January 27 show at The Raven, 3100 NE Sandy Blvd. — D.C.


Ask Dr. Corey: Thwarting Warts

Q: My son has warts on the bottom of his foot. Should we treat them over the counter, or visit our pediatrician?

A: Despite the annoyance they can present, warts are one of the most common skin conditions and almost exclusively appear in children and young adults. In fact, warts probably affect somewhere between 10 and 30 percent of all children.

Most parents of kids with warts are interested in treatment options to remove these pesky growths. What most people don’t realize, however, is that given enough time, the warts will eventually go away. It can take quite a while, years even, but they will go away. However, pain or concerns about appearance may make waiting impractical.

When it comes to treatment, I typically recommend one of two methods. The first, more labor-intensive method can be administered at home. This method tends to work well if you can stick to it. The wart is soaked for five minutes, treated with a pumice stone to remove the overlying callus, and an over-the-counter salicylic acid compound is applied and covered with duct tape. With daily treatments, the wart will usually disappear within six weeks or so.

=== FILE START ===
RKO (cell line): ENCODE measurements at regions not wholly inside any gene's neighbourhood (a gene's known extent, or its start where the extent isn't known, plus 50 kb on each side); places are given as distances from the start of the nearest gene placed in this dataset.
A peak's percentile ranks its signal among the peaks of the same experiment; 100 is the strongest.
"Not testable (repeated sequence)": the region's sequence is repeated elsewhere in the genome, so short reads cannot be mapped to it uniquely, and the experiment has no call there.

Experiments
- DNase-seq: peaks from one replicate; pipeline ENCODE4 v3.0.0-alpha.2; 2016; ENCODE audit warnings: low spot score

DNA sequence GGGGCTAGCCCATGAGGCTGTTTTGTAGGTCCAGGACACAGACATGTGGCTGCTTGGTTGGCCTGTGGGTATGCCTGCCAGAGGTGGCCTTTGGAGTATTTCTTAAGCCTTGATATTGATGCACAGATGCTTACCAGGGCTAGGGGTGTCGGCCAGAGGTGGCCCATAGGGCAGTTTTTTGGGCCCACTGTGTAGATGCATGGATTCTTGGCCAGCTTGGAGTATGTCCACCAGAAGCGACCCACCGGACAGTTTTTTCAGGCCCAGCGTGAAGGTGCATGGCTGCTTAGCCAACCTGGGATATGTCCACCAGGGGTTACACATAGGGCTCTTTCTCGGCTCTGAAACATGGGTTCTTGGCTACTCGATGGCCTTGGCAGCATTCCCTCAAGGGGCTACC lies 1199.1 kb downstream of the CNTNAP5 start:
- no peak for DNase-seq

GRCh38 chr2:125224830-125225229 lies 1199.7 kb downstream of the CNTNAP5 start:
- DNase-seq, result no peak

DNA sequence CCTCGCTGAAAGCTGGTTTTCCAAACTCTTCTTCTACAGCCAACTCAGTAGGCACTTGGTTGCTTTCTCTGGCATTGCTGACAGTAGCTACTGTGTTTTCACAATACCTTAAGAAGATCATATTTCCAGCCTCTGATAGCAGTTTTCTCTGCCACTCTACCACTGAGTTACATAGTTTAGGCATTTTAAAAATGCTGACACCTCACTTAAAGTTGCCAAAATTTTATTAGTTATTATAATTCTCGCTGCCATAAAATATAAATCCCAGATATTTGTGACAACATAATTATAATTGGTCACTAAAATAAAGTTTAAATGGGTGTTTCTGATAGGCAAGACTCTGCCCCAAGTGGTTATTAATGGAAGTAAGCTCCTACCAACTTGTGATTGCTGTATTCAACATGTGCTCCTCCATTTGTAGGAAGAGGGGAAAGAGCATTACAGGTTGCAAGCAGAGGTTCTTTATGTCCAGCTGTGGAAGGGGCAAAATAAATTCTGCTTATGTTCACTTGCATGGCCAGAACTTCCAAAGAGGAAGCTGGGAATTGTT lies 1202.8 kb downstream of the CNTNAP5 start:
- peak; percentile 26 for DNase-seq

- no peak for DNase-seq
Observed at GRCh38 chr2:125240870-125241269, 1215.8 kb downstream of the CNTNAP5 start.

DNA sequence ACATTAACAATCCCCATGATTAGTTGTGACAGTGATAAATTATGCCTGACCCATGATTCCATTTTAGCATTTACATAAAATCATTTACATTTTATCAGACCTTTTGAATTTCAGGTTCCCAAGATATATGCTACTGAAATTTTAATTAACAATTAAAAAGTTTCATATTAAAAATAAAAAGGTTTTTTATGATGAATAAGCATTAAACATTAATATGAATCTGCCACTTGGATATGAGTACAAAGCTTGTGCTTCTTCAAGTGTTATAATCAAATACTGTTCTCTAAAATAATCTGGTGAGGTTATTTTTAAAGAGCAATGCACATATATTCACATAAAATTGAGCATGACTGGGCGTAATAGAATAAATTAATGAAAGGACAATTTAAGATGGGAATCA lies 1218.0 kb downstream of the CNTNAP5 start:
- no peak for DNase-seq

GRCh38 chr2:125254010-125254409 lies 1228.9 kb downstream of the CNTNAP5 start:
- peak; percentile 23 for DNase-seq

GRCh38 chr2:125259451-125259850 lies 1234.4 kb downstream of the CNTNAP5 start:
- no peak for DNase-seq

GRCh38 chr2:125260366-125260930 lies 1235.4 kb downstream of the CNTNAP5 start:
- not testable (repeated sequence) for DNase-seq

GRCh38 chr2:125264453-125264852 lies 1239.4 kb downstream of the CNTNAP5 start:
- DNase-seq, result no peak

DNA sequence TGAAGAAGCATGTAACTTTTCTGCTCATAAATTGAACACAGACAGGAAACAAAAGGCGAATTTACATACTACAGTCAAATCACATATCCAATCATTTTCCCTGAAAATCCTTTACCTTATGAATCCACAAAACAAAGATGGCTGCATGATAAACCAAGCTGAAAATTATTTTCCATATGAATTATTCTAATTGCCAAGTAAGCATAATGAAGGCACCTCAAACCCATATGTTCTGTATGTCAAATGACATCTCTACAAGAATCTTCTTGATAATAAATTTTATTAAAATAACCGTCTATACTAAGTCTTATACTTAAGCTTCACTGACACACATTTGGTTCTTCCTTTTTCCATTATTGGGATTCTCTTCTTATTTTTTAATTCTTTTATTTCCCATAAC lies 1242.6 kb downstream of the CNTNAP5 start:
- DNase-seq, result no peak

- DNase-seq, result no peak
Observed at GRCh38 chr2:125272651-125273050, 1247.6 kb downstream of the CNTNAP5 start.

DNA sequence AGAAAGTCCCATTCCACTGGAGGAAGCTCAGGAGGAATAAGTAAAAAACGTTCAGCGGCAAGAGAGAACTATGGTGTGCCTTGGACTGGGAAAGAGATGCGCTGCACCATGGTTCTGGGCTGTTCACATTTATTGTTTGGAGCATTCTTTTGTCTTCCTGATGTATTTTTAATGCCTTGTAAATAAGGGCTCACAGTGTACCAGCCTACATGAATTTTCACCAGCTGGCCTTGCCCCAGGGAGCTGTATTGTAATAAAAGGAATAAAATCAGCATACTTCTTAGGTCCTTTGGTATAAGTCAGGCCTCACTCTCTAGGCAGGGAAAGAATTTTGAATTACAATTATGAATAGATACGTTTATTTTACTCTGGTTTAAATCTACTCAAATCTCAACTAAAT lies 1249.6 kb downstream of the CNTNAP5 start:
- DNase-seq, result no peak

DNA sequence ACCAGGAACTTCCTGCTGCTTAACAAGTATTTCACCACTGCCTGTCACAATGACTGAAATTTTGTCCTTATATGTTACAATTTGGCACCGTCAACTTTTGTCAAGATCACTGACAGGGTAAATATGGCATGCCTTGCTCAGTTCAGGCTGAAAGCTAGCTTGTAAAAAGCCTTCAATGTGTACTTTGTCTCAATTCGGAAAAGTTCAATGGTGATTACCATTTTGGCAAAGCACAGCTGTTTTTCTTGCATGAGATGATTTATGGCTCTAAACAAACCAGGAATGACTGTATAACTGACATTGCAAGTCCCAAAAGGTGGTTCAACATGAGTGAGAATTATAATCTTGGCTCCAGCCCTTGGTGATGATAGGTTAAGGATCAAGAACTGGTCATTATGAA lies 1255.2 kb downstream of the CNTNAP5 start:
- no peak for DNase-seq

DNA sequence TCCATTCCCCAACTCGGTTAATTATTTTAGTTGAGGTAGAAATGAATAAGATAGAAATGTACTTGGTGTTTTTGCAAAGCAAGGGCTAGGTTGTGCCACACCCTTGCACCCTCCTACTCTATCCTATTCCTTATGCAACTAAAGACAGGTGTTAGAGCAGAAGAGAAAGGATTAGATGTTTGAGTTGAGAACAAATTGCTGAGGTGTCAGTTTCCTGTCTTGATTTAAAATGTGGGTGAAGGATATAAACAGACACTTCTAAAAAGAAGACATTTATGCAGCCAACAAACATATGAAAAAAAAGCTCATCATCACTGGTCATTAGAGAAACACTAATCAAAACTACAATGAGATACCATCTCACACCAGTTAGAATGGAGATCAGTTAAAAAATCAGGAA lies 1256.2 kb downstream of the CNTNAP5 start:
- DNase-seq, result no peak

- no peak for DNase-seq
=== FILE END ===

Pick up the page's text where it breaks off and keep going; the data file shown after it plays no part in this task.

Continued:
The second method is administered by a medical provider in an office setting. After cleaning, the callus overlying the wart is removed. Typically, liquid nitrogen or another similar product is applied for about 40 seconds. This procedure can be repeated if the wart persists.

Both methods have their pros and cons. Method one works well, but is labor intensive and takes time. Method two is quick, but can be a bit more uncomfortable.

There are many other wart treatments, but these often involve more complex medications with higher risks of side effects and often require referral to a dermatologist.